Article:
Being a forest monitor in an area gripped by drug trafficking can be risky, but 19-year-old Valentín, who says she’s obsessed with protecting Nueva Galilea’s forests, isn’t daunted by the risks.

Darwin Isuiza is the oldest of all of Nueva Galilea’s forest monitors, and he’s fully aware of the dangers that they all face during patrols.

“Sometimes they say that someone is a ‘snitch’ — you’re a snitch because you use GPS, because we can spread the word. That is what they’re telling me,” Isuiza says. He adds he’s considering abandoning his work as a monitor: “They can do something to me there.”

The residents of Nueva Galilea are inevitably moving into a gray area: even though they want to conserve their forest and make a legitimate living, they haven’t been able to find a stable market for the cacao that they produce. There’s nowhere for them to take the crop and no one to buy it. A large portion of it usually ends up rotting because, according to the residents, the government only assisted them at the start of their transition away from cultivating coca.

Community leaders say this has compelled the residents to continue working as coca leaf harvesters, at least twice a month. Even then, they invest some of the money they earn into their own cacao crops.

Isaac Witancor is one of the Bellavista environmental monitors who has seen the deforestation patches. Photo by: Alexa Vélez.

The forgotten people on the border

A Tikuna woman who asked to be identified by the pseudonym Sara, citing security reasons, says she clearly remembers the day the coca eradication campaign came to Cushillococha.

“There were not many people injured, but there were lots of confrontations, fights, and arguments. We told them that it is not fair to do these things to us, and that we live from that,” Sara says, adding that she vividly remembers the look of desperation on the people’s faces.

She also recalls that DEVIDA, the government institution in charge of national anti-drug strategies, and PEDICP, a Ministry of Agriculture initiative to develop the Putumayo River Basin, arrived a year later.

Both agencies, according to those interviewed, proposed the same projects to all the communities in the area: planting cacao or cassava, known locally as yuca and used to produce fariña flour. Most people remember the intervention in the same way: the arrival of the campaign workers in the communities, training sessions, large amounts of fertilizer left for the communities — and a lack of food.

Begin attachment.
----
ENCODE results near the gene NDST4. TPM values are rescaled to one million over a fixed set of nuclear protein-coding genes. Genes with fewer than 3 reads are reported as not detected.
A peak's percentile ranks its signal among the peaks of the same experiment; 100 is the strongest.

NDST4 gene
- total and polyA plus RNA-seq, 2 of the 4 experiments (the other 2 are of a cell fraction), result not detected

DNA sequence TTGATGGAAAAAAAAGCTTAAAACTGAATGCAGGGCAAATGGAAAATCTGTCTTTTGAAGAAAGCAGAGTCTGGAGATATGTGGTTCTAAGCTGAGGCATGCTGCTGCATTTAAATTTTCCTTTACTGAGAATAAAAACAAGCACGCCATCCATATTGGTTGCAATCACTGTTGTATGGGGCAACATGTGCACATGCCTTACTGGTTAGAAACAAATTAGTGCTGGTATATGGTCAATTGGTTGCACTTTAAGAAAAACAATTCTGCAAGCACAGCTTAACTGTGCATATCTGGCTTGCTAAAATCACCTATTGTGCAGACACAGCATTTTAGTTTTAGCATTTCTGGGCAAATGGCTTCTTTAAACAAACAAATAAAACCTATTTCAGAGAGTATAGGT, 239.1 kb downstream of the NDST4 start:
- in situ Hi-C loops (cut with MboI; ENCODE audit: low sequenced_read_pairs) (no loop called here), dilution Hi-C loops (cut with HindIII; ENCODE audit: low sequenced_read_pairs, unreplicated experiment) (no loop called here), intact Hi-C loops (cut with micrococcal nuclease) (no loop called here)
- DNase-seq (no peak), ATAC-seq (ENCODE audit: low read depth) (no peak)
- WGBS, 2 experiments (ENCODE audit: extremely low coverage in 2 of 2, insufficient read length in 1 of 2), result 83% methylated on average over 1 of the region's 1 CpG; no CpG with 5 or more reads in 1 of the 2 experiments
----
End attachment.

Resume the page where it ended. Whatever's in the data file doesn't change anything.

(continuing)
Mongabay Latam attempted to ask DEVIDA about how the organization plans to meet the needs of the indigenous communities, but it refused to grant us an interview.

Its official website, however, indicates that its strategy has made progress in at least 15 indigenous communities in Bajo Amazonas. It has announced the development of fariña production chains, community development, leadership training, capacity strengthening, technical advice, and more. It also mentions the three indigenous communities highlighted in this article. But members of these communities tell Mongabay Latam that there has been barely any progress; nor were any improvements evident when we visited the region.

In Buen Jardín de Callarú, Nueva Galilea and other indigenous Tikuna communities, the neglect is manifested in the details: a lack of medical clinics, or clinics without enough medicine; single-room schools with three teachers for five different grades; basic needs that go unmet; a dependence on an illegal crop to survive poverty; a lack of confidence in the authorities; drug trafficking; and many lives hanging by a thread.

With everything seemingly against them — no near-term opportunities, and threats coming from all directions — the forest monitors nevertheless persevere in conserving their forest, even as the constant sound of the coca growers’ chainsaws endures.

Banner image: Pablo García, surrounded by coca crops. Photo by: Alexa Vélez.

This article was first published by Mongabay Latam. Edits by Erik Hoffner.

This story first appeared on Mongabay